Nurse Management: Exudate And Wound Care For The Elderly

elderly woman patient on electric wheelchair

Most of the population is aging, and the oldest group—those over 80—has one of the fastest-rising populations. This group also wants greater health care to keep them active, healthy, and fit. This has a price, and healthcare costs are skyrocketing as a result. Nursing and other healthcare professionals must balance meeting patient needs with finding ways to control or lower costs.

Importance of Proper Wound Care
If a wound is not correctly treated, it may grow infected, take longer to heal, leave behind unsightly scars, or even become chronic. A wound that has not gone through the typical stages of healing, is taking longer to heal or has stopped after only partially healing is considered chronic. 

A professional can give ongoing care for wound management by changing the bandages and dressings, monitoring the healing process, and altering the wound care regimen as necessary. People who are elderly or disabled will frequently benefit from the assistance of a healthcare provider who can do this specialized wound treatment.

Assessment and treatment of wounds
Assessment of the patient as a whole, not just the wound, is necessary to successfully treat complex wounds. Frequently, systemic issues make it difficult for wounds to heal; yet, non-healing wounds may be a sign of systemic pathology.

Wound care continues to be provided mostly by multidisciplinary teams, especially for patients who have numerous co-morbidities. For instance, patients with diabetic foot ulcers must attend their specialist's outpatient clinic session, but they also receive visits from community practitioners on predetermined review dates, sharing the burden of providing wound care.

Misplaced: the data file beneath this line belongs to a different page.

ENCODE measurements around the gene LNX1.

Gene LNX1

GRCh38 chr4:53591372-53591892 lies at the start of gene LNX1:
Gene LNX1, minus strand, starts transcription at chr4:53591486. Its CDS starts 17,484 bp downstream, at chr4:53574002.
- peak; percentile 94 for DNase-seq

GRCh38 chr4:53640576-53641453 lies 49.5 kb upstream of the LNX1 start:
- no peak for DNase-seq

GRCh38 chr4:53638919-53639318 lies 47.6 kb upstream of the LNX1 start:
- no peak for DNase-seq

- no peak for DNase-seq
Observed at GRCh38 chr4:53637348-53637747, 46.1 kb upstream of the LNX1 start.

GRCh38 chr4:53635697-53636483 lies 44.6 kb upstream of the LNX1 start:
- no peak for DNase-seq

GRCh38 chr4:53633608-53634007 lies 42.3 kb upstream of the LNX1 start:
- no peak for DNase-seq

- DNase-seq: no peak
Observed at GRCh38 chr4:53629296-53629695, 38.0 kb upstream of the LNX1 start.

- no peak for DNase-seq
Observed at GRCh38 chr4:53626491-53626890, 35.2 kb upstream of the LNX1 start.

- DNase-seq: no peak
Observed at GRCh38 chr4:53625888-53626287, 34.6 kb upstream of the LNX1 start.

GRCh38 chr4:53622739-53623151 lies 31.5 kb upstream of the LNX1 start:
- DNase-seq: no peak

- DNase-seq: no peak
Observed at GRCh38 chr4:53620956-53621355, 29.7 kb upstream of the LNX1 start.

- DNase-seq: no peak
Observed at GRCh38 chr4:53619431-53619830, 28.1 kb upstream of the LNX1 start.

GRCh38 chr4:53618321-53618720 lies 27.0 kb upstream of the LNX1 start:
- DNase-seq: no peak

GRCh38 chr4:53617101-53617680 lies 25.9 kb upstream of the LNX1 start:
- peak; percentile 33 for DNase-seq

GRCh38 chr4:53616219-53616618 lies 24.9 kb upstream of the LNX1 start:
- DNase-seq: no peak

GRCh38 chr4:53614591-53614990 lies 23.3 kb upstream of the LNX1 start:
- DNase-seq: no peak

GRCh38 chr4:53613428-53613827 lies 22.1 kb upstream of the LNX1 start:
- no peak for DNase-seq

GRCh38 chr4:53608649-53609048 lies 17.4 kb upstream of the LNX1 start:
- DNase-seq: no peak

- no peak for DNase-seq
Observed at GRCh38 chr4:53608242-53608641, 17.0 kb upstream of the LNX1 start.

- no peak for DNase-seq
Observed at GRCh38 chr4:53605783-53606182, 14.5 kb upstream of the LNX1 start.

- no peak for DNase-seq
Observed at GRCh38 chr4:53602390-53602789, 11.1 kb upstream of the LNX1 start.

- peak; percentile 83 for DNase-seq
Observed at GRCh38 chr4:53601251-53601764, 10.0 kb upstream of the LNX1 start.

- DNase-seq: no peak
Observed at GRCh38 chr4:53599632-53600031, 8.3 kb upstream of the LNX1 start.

Care of Infected Wound
The presence of bacteria or other organisms that grow and overcome host resistance is a definition of wound infection. A local infection can prevent tissue repair and cause tissue damage, whereas a spreading infection can result in systemic sickness. Infection can lead to wound dehiscence and has a negative impact on how well a wound heals.

More serious wound infections require immediate medical attention, especially if they are accompanied by additional symptoms like fever, feeling sick, drainage, or red streaks coming from the site.

Antibiotics are used by doctors to treat bacterial infections. To effectively treat the infection and prevent the germs from developing medication resistance, a person must finish the prescribed antibiotic course.

Some wounds could need more care than simple washing. The healthcare provider may need to use stitches to close a large or deep incision. Smaller incisions can frequently be stitched up with pieces of the tape or medical adhesive.

Wound Care Nurse
In fact, there is a specific type of nurse that specializes in this field: the wound care nurse. Nurses play a crucial role in wound treatment. Burns, ulcers, ostomies, and lacerations are just a few examples of the complex wounds that wound care nurses are trained to examine and treat. They collaborate with medical professionals and the patient's care team to create a treatment strategy that meets their needs. Hospitals, patient homes, nursing homes, and hospices are just a few places where wound care nurses can practice.

Elderly patients require sophisticated wound care. Use the nursing process like analyzing, planning, implementing, and evaluating as part of a logical, structured strategy. Given the significant risks and comorbidities associated with these patients, it is crucial for nurses to take into account issues including cost-effective dressing selection and prescribing decisions.

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Photo Source: Free Stock photos by Vecteezy

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